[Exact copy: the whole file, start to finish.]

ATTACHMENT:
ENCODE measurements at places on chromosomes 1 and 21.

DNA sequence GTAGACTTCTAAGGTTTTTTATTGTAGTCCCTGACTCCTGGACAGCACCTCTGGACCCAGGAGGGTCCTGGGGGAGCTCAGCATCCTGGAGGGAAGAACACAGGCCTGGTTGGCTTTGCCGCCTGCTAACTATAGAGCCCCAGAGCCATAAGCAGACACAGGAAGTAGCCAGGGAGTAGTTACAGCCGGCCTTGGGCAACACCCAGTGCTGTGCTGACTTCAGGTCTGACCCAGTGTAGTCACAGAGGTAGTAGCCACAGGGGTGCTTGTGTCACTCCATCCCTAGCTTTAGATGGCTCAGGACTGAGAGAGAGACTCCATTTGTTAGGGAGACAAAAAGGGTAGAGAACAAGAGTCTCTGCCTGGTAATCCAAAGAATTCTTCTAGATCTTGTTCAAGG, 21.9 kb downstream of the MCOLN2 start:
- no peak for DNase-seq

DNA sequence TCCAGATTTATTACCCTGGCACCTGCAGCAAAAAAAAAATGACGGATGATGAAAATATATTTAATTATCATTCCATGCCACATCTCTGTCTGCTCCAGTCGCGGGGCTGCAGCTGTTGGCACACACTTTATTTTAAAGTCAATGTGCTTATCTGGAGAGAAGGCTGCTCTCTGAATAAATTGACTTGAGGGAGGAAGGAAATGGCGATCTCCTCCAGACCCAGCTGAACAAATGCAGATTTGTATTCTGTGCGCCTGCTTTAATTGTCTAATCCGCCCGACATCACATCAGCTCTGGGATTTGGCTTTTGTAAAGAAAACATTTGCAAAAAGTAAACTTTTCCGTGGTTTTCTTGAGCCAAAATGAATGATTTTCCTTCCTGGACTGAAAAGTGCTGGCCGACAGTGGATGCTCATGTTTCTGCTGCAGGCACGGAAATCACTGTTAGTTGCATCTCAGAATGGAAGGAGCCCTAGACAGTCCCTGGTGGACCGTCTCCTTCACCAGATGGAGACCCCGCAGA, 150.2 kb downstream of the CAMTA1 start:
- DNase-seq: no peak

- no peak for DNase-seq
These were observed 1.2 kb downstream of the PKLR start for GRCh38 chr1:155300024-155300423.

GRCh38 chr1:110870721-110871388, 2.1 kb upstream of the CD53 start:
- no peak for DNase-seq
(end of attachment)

ENCODE measurements at places on chromosomes 1 and 21.

DNA sequence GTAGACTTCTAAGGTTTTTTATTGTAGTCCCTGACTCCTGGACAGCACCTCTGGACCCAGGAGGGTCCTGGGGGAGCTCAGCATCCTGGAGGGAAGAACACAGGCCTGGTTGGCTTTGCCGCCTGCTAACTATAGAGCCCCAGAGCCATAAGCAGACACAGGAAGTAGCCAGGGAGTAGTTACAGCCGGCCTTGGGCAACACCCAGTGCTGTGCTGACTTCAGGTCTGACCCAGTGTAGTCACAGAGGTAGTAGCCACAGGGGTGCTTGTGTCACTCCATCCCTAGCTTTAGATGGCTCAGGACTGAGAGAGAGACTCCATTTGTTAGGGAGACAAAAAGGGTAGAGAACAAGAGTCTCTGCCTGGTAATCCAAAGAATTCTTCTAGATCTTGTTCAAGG, 21.9 kb downstream of the MCOLN2 start:
- no peak for DNase-seq

DNA sequence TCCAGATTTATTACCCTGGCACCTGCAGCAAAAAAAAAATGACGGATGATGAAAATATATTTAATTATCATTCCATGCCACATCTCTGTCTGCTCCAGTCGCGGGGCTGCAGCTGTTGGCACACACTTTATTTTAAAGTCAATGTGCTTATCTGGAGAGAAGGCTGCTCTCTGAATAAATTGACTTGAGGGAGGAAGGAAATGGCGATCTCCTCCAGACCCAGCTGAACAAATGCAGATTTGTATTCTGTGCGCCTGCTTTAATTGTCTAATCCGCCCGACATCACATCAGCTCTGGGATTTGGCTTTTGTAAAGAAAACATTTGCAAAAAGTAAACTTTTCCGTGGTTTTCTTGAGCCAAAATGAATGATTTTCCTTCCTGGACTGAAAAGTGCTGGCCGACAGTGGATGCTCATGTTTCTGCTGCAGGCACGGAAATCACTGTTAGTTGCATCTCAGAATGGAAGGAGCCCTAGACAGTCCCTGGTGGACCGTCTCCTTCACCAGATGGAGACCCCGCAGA, 150.2 kb downstream of the CAMTA1 start:
- DNase-seq: no peak

- no peak for DNase-seq
These were observed 1.2 kb downstream of the PKLR start for GRCh38 chr1:155300024-155300423.

GRCh38 chr1:110870721-110871388, 2.1 kb upstream of the CD53 start:
- no peak for DNase-seq